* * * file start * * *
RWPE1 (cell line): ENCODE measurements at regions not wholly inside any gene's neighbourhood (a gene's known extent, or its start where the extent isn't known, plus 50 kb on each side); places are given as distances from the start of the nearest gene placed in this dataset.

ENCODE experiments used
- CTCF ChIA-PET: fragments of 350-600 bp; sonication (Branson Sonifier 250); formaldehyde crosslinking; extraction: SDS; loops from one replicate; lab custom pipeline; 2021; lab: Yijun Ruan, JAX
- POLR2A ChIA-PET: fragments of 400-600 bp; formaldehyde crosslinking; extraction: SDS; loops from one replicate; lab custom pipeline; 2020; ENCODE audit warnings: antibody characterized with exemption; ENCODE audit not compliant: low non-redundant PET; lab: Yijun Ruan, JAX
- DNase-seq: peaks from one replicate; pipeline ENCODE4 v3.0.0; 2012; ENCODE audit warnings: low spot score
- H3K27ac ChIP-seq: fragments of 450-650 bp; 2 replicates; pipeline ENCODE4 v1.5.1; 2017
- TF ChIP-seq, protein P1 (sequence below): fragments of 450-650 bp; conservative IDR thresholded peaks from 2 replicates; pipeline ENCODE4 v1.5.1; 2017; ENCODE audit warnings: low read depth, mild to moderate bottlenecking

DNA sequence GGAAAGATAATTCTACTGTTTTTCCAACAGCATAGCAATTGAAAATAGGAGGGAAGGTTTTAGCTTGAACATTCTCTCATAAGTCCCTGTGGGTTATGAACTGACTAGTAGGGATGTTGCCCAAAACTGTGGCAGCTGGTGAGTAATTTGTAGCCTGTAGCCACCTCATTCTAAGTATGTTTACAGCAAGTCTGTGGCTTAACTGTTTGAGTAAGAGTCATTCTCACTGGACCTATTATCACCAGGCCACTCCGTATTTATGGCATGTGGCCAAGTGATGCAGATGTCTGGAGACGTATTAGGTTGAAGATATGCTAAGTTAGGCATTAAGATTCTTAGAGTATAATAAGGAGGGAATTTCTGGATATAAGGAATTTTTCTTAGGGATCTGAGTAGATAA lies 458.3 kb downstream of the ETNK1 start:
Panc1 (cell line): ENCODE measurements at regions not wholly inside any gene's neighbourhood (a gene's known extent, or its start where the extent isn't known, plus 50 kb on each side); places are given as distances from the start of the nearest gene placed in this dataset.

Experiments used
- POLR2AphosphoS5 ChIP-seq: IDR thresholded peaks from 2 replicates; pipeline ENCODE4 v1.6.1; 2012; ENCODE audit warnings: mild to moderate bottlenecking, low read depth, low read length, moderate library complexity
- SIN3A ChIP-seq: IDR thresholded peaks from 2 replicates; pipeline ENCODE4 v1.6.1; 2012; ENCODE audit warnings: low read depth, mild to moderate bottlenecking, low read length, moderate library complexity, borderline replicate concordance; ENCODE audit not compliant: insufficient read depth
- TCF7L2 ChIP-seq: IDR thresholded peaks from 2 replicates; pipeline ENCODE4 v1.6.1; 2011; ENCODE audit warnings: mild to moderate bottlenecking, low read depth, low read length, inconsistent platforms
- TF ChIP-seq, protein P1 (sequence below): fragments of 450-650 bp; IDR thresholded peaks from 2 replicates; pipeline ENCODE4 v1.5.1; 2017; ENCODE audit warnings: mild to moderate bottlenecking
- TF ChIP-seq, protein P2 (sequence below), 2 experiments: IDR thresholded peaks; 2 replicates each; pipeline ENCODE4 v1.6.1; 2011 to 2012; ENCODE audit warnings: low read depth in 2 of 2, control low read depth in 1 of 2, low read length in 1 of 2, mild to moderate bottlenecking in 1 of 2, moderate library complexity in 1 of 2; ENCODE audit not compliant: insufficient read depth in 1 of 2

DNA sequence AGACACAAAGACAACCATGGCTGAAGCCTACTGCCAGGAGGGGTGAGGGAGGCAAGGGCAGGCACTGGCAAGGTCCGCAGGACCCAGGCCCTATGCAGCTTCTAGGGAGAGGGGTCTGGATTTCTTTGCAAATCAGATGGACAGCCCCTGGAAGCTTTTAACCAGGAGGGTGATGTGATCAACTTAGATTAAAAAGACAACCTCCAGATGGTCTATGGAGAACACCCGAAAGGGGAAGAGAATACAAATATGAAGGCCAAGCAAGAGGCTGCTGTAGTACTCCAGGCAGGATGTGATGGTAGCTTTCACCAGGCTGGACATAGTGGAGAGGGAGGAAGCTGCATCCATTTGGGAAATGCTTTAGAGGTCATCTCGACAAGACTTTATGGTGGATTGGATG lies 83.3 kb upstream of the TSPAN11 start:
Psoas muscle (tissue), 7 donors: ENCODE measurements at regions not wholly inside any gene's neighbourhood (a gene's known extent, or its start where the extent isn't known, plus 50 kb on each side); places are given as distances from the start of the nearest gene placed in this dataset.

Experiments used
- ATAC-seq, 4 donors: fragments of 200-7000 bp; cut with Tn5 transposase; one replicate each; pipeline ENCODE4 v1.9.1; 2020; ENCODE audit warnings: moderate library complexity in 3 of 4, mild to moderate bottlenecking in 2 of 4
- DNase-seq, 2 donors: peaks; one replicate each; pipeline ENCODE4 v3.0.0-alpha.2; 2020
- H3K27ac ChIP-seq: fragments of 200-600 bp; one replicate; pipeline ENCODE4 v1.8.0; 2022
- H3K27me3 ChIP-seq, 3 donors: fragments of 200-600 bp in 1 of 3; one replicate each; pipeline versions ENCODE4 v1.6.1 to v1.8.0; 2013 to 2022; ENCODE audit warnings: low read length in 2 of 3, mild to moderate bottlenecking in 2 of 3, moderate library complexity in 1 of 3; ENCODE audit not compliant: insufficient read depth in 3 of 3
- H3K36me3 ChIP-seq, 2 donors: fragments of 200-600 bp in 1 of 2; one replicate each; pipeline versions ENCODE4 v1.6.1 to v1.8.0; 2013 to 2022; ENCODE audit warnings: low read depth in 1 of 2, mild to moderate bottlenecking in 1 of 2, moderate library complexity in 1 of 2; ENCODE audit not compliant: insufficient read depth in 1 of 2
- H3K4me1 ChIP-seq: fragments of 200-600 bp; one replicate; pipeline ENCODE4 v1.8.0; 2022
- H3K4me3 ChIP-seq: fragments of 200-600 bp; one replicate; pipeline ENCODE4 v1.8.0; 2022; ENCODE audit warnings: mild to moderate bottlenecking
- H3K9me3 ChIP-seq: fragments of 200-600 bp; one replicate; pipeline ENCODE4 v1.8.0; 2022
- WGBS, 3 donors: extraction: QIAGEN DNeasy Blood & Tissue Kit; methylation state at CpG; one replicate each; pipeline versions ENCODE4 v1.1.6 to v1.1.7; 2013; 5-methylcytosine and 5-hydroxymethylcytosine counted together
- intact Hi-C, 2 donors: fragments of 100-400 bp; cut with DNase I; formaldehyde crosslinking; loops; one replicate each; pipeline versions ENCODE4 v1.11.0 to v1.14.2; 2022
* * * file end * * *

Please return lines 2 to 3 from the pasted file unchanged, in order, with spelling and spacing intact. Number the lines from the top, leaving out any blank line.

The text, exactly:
ENCODE experiments used
- CTCF ChIA-PET: fragments of 350-600 bp; sonication (Branson Sonifier 250); formaldehyde crosslinking; extraction: SDS; loops from one replicate; lab custom pipeline; 2021; lab: Yijun Ruan, JAX